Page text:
Monday, 13 February 2017

Emotional rollercoaster

For just over a week, my LittleBear has been very poorly. It started with a middle-of-the-night episode of vomitting. They're my favourite kind as they involve having to wash pyjamas, bedding, pillows, duvets (and if you're really lucky carpet too, though we dodged that one this time). I ended up with LittleBear sharing a bed with me, and BigBear being banished to the spare room. I was very proud of me and LittleBear, because the second episode of vomit went into, and only into, the lurking washing up bowl, and not all over another bed. Your day is not starting well when the highlight is not having your bed filled with another human being's vomit.

In truth, the first day after this episode, LittleBear was tired and a little limp, but otherwise mostly himself. It was the day after that when things took a turn for the worse... LittleBear developed a fever. And it went on, and on, and on. It was a week before he didn't need drugs to bring his temperature down. And during that time, he didn't eat much (the occasional piece of toast, usually followed by whimpering about feeling sick). Nor did he want to play. Or be read to. Or watch television. Or do anything very much. We saw the doctor, who was kind, sympathetic and thorough in his poking and prodding, but who ultimately couldn't do anything other than send us home to keep doing what we were doing.

Then BigBear and I both succumbed to The Mystery Fever, which was accompanied by chills, sweats, aches, coughing, sneezing, nausea and general malaise. Truly a virus to have fun with.

The combination of my lovely little boy being utterly woebegone and being ill myself has led me to explore a wide variety of emotions:

... there were times my baby would climb onto my lap and I'd hold him close, rubbing his back until he fell asleep, his hot little head nestled onto my shoulder. And I'd lean back on the sofa, gazing at the bookshelves and holding my precious bundle, as I did time after time after time when he was a baby. I'd forgotten how it felt, how perfect it is to hold my sleeping boy, how long ago it seems since I sat like this every day. I was glad to have even just one more chance to cuddle my baby to sleep.

... there were times when he lay, curled up, eyes rolling back, a handful of "nanoo"s clutched to his chest when my heart broke to see him so drained, so ill, so far from being his own happy little self. Tears rolled down my cheeks as I wondered what more I could do for him, how I could help him, how I could take the pain, fever and exhaustion away for him.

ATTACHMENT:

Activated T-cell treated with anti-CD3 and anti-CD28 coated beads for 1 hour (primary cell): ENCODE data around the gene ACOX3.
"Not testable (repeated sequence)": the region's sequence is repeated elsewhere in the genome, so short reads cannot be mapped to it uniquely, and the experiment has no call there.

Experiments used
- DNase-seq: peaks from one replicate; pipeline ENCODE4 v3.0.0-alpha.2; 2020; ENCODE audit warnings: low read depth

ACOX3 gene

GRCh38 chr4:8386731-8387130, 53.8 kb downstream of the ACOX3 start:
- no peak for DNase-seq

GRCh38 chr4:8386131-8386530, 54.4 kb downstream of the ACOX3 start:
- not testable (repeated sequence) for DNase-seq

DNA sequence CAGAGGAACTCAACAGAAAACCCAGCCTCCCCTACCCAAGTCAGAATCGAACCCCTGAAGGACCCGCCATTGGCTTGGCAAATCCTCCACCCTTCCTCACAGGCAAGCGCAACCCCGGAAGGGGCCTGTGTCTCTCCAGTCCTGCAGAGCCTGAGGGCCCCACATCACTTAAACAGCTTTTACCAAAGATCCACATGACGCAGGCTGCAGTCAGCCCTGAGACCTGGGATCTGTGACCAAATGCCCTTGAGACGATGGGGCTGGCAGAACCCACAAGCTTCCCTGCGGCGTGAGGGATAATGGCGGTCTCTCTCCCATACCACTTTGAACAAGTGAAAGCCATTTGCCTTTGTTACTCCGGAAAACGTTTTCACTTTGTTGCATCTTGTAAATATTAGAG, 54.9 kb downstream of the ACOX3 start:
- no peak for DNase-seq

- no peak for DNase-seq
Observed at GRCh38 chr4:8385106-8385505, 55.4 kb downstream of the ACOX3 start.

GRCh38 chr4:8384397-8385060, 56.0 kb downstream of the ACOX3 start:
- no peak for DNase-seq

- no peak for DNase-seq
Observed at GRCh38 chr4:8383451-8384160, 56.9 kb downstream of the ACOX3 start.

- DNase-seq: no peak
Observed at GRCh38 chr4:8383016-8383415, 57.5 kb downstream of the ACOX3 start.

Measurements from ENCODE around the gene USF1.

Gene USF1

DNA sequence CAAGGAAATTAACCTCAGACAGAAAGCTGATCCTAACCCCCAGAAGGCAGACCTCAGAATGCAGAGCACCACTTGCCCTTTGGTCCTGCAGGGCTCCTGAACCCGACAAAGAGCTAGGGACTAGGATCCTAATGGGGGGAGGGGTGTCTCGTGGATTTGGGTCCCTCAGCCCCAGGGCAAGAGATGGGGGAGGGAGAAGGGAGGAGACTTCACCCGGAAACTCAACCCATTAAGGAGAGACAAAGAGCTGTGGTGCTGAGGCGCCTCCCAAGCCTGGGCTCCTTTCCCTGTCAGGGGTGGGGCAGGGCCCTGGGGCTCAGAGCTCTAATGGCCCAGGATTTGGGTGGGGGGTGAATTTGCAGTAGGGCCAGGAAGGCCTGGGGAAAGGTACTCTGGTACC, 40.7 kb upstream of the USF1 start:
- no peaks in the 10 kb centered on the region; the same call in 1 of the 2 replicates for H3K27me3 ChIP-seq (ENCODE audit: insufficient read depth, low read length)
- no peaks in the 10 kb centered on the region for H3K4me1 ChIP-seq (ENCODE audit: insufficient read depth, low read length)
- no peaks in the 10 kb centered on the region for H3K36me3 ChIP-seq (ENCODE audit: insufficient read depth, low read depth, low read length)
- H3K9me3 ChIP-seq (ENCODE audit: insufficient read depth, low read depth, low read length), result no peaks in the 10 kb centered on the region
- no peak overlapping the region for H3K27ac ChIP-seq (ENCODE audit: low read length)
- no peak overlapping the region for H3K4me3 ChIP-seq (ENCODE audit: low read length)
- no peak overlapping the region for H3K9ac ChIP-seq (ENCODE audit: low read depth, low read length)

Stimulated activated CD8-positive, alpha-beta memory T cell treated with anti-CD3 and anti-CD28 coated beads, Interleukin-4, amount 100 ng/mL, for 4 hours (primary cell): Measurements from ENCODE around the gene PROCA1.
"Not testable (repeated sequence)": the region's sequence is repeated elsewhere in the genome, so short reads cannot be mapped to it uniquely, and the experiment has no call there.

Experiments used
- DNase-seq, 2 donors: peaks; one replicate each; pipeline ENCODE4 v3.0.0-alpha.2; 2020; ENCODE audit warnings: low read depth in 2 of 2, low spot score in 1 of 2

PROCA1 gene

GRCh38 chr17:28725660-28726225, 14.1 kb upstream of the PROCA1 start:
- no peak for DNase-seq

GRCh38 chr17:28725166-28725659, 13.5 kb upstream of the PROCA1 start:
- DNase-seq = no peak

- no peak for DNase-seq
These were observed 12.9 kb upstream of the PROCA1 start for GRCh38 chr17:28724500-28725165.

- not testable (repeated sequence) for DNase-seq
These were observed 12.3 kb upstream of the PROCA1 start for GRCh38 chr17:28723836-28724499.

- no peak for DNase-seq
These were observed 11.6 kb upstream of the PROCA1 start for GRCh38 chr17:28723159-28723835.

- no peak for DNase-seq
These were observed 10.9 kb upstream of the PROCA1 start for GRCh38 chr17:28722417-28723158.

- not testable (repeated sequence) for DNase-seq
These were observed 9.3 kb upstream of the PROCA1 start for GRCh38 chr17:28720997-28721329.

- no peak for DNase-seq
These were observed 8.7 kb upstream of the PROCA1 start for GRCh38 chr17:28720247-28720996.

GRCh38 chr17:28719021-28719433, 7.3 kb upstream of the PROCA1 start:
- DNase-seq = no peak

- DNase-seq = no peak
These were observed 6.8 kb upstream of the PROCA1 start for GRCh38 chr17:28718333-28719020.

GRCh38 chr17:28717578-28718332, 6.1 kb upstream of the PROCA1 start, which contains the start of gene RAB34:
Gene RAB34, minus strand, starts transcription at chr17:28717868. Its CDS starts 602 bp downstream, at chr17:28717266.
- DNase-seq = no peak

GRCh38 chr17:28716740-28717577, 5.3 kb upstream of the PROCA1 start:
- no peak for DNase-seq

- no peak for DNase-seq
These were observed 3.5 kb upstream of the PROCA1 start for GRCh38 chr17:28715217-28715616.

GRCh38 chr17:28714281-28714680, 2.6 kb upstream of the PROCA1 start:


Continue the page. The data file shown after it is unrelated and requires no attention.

... there were times when my boy complained about yet another trivial, pointless, absurd thing when my patience snapped completely. Yes, you're right, I did let the towel flap in your face after your bath, but really, you didn't actually have to complain about it did you?

... there were times, usually about an hour after a dose of calpol, when my LittleBear would want to play again, and he'd even smile and find life funny again, and I'd have a short period of hope that things were improving, before another hour would pass and he'd head downhill again and I'd be filled with such rage at the injustice of it all.

... there were huge stretches of time when I was just so unutterably bored with dealing with a whinging, miserable, sick child who didn't want to eat, drink, play, read or do anything. I began to doubt my own sanity in ever having enjoyed spending any time at home with my son. I developed tunnel-vision and all I could see was the here and now. The tedium, the complaints, the relentless, unchanging weariness of it all.

... there were times when my heart broke because my LittleBear said, "I don't want to live here any more. I'm too sad here."

And today the sun came out. Not literally, it's still February. No, my little boy came back to me. He was full of silly jokes, and giggles, and played imaginatively and with extraordinary concentration and focus. And he told me he wanted to live with me forever, in this house. And he ATE like he hadn't eaten in a week. And we made Valentine's cards for BigBear. And we made dinosaur-shaped biscuits. And we made a motorised Armoured Personnel Carrier with rocket launcher. And he didn't have any calpol at all, all day, and it was bloody brilliant.

I love my LittleBear more than anything, and I am so glad to have him back to himself. He's still a nasty little snot-beast with a hacking cough, but those are minor details compared to the past week. I'm still not convinced I have the emotional equanimity to handle this parenting nonsense, though I'll cut myself some slack and claim I'd probably have handled it all a lot better if I hadn't been ill myself.

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